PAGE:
Wednesday, February 20, 2008


Spring seems to have arrived early in the Gers. It’s as though someone turned on a massive switch on 1st February as from the beginning of the month we have had a virtually unbroken run of warm sunny days, with temperatures often nudging the mid 60s. We’ve still had a few frosts first thing, or the odd bit of mist or fog, but by 10 the sun has burned through and we are all enjoying basking in the warmth.

As a result, the farm is slowly waking up from its winter slumbers

There is a photographic display in the mayor’s office of all the different varieties of orchid that have been recorded in Beaumarches – I think there are about 16 altogether. We have quite a few on the farm, though which variety they are remains to be seen.

I’m hoping the goats will leave them alone – the sheep haven’t touched them throughout the winter, but then I did have a single solitary daffodil I was planning to photograph but one of the sheep ate it!

Even the house is starting to warm up. It’s amazing the difference a few days of warm weather have made. I’ve even reached the stage where I no longer need to keep the electric blanket on all night! I’m hoping that the warmer weather might encourage our winter tenants (field mice) to move out. We’ve learned to live alongside them over the last few months (they moved in in November when it turned cold), but I’ll be glad to see the back of them. Sometimes I can’t believe the things I put up with here!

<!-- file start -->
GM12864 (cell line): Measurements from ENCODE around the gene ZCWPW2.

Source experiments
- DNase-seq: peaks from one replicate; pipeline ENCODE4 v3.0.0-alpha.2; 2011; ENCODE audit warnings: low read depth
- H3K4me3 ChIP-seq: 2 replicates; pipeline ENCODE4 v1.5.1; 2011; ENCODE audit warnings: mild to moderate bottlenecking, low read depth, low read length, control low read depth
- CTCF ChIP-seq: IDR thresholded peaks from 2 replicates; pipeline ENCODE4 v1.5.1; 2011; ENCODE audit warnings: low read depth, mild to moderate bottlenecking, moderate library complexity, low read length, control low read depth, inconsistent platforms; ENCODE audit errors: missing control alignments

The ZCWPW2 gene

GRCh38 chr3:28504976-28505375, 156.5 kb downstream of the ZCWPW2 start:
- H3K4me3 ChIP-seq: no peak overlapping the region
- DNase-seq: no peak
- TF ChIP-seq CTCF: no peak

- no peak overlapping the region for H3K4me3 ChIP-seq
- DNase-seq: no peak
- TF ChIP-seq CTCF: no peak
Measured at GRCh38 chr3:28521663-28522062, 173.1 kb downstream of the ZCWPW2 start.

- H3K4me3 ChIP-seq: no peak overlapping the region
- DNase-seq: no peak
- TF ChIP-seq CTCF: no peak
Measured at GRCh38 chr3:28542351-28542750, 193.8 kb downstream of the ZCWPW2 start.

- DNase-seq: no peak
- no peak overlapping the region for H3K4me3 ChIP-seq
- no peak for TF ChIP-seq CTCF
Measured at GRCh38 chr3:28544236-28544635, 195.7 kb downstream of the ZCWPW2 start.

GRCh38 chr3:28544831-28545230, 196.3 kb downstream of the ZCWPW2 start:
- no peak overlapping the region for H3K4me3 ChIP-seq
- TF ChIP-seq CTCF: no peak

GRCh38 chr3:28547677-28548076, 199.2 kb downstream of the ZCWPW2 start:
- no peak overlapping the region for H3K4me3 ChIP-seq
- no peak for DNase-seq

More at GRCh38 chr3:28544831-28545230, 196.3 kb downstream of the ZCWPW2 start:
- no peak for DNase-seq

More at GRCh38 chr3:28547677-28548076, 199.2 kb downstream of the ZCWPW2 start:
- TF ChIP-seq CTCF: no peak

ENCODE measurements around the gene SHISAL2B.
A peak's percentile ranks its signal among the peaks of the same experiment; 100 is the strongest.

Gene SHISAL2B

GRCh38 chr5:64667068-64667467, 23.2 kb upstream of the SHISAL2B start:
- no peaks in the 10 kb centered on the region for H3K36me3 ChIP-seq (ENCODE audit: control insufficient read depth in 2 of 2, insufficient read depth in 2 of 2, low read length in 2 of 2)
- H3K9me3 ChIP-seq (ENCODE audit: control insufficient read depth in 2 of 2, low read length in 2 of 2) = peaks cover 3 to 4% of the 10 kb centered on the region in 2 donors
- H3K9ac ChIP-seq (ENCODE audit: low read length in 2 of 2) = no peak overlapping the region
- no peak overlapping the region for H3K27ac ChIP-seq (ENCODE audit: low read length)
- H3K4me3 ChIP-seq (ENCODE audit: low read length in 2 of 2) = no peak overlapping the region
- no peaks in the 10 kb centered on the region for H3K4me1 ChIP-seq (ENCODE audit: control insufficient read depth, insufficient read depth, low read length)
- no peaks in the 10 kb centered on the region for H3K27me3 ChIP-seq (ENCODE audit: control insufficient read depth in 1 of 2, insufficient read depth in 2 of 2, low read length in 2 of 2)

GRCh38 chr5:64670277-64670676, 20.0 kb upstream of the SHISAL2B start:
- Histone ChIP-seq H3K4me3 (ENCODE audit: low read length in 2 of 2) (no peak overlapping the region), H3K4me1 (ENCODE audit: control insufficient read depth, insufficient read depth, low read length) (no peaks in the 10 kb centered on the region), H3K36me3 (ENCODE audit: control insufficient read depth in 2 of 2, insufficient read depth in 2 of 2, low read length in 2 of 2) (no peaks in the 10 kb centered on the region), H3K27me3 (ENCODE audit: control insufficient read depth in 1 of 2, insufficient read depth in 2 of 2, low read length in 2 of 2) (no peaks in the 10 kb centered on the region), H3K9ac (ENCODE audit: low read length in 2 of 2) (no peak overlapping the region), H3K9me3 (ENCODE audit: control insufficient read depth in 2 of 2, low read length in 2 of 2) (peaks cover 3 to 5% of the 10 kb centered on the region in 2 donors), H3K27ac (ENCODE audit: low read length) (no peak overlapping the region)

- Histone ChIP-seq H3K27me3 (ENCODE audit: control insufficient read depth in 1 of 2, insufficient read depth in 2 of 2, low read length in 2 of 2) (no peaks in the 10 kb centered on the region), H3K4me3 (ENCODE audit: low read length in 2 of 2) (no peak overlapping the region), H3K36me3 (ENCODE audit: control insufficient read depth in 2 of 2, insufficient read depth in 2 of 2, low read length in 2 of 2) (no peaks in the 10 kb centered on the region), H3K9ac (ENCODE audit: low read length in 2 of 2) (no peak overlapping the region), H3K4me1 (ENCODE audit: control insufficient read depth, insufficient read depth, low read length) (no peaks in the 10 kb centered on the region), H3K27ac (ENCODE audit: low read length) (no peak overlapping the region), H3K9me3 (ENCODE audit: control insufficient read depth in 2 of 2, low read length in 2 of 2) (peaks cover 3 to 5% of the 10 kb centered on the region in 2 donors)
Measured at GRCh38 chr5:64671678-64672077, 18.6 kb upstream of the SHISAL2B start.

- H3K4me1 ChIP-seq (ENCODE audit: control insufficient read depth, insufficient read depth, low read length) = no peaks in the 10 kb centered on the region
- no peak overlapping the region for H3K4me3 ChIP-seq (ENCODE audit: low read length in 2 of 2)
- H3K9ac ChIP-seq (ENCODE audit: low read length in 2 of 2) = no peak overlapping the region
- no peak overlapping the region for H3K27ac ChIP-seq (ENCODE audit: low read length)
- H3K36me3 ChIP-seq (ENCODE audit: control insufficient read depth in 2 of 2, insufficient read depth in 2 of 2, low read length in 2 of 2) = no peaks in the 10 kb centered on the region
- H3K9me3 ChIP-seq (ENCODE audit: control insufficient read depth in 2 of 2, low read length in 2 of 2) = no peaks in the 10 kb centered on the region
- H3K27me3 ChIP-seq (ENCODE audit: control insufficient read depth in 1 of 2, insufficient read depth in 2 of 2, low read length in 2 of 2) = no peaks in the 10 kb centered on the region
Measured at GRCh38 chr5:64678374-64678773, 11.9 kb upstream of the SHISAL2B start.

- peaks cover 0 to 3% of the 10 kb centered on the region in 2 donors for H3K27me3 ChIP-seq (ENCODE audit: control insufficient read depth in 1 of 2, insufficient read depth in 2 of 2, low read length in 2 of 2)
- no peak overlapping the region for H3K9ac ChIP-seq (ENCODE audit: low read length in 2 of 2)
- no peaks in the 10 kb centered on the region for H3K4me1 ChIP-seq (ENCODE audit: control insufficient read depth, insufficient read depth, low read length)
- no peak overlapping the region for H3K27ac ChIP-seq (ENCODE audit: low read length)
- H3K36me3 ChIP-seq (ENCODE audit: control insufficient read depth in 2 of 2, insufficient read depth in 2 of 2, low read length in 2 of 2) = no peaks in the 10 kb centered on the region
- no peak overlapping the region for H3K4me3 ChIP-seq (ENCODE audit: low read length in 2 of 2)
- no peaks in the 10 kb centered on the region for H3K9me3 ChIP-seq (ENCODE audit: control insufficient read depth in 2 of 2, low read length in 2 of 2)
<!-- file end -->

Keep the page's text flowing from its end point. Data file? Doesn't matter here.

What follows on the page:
I'm sure we're not quite out of the woods yet (it snowed in March last year) but I do think the worst of the winter might be behind us and we can look forward to longer and warmer days in the weeks ahead.

Life has been a bit of a social whirl this month. A couple of weekends ago there was a meeting in the village hall attended by a number of minor dignitaries from our region (fonctionnaires – the French equivalent of civil servants, only more so). This was to inaugurate the awarding to the village of its official status as a SOHO Solo village; to officially record the fact that the village has access to ADSL for all; and the official opening of the first stage of the after school club. The mayor gave a very stirring speech about the need for villages like ours to move with the times and ensure that Beaumarches had a healthy future ahead. He’s absolutely right – so many rural villages in France have become virtual ghost towns, populated by the elderly and second home owners. No chance of that happening here I don’t think! The official bits and pieces were followed by aperitifs, and a light lunch. Lots of villagers turned out for the occasion, and we were amazed how many came over to us to say hello – going on the Saturday morning walks has really helped us to get to know a lot of faces – and there was much shaking of hands and kissing of cheeks.

Last Saturday evening was the annual meal for the walkers. The hard core group who turn up every week (which includes us!) turned up at the village hall early to put out and set the tables and prepare the food (the mayor cooked the chips) before everyone else arrived. About 50 people turned up and it was a great evening. I finally now feel confident enough to spend the evening chatting (after a fashion) in French, and I had great fun chatting with one of the walkers, Raymond, a retired chap who loves walking, playing the trumpet, hunting with his dogs, and gardening.

This Saturday is the annual village pig killing. Yes, a real live pig gets brought to the village, is killed, then butchered and eaten in the evening. Not for the faint hearted.

Friday, February 01, 2008

Playing catch up